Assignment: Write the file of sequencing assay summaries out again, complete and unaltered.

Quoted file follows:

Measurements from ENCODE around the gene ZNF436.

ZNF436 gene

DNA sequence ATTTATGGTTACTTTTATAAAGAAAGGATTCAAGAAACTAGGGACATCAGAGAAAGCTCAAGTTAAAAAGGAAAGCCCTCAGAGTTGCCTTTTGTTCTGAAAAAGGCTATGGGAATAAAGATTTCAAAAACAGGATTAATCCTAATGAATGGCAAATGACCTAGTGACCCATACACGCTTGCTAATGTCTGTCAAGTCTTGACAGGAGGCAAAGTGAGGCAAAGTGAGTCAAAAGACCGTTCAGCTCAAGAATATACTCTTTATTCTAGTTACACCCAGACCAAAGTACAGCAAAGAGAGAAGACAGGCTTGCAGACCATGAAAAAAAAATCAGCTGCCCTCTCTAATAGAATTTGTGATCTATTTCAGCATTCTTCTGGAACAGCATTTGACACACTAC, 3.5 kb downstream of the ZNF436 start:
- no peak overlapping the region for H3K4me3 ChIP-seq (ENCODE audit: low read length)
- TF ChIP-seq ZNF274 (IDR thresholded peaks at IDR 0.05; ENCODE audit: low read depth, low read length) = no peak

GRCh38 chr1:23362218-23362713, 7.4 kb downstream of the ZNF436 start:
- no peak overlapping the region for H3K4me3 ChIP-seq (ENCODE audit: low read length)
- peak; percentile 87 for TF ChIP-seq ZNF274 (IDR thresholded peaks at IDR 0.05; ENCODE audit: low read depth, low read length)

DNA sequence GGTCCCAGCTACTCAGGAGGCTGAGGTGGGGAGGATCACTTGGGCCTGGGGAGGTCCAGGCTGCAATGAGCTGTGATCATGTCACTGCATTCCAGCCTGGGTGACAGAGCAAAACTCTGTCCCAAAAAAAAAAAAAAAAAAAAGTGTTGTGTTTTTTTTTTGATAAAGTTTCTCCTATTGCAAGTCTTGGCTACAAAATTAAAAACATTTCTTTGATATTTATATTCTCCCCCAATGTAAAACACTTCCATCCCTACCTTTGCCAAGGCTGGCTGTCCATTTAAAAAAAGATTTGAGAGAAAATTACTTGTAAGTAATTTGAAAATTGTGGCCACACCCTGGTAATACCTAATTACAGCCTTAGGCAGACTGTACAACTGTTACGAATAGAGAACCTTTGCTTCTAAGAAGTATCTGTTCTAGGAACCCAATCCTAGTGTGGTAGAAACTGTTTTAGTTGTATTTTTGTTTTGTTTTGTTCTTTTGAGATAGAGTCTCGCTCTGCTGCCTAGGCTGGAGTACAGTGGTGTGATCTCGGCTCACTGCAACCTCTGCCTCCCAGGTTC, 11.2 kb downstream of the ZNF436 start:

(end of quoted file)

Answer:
Measurements from ENCODE around the gene ZNF436.

ZNF436 gene

DNA sequence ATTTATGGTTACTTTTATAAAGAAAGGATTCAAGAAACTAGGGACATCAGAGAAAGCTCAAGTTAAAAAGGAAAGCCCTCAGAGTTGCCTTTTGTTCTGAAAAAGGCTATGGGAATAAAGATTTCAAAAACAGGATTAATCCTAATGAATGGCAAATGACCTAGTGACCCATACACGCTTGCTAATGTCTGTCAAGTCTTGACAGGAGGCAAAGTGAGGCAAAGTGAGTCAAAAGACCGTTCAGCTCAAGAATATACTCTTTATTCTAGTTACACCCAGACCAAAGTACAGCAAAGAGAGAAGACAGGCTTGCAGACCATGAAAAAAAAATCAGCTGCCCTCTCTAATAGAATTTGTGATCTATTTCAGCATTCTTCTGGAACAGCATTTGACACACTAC, 3.5 kb downstream of the ZNF436 start:
- no peak overlapping the region for H3K4me3 ChIP-seq (ENCODE audit: low read length)
- TF ChIP-seq ZNF274 (IDR thresholded peaks at IDR 0.05; ENCODE audit: low read depth, low read length) = no peak

GRCh38 chr1:23362218-23362713, 7.4 kb downstream of the ZNF436 start:
- no peak overlapping the region for H3K4me3 ChIP-seq (ENCODE audit: low read length)
- peak; percentile 87 for TF ChIP-seq ZNF274 (IDR thresholded peaks at IDR 0.05; ENCODE audit: low read depth, low read length)

DNA sequence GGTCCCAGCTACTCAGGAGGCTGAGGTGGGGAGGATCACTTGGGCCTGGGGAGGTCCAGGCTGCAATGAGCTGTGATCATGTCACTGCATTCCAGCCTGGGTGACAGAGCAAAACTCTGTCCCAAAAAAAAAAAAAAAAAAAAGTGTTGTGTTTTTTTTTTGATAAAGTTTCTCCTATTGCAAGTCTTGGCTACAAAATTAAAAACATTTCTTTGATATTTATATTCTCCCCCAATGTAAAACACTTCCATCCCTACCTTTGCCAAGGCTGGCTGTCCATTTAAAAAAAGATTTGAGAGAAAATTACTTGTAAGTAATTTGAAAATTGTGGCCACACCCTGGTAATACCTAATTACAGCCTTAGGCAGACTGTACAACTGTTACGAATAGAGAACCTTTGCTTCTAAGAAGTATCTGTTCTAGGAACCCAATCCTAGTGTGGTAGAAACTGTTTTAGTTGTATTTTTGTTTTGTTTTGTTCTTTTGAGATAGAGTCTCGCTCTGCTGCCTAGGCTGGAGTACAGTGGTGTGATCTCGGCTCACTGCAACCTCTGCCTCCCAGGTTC, 11.2 kb downstream of the ZNF436 start: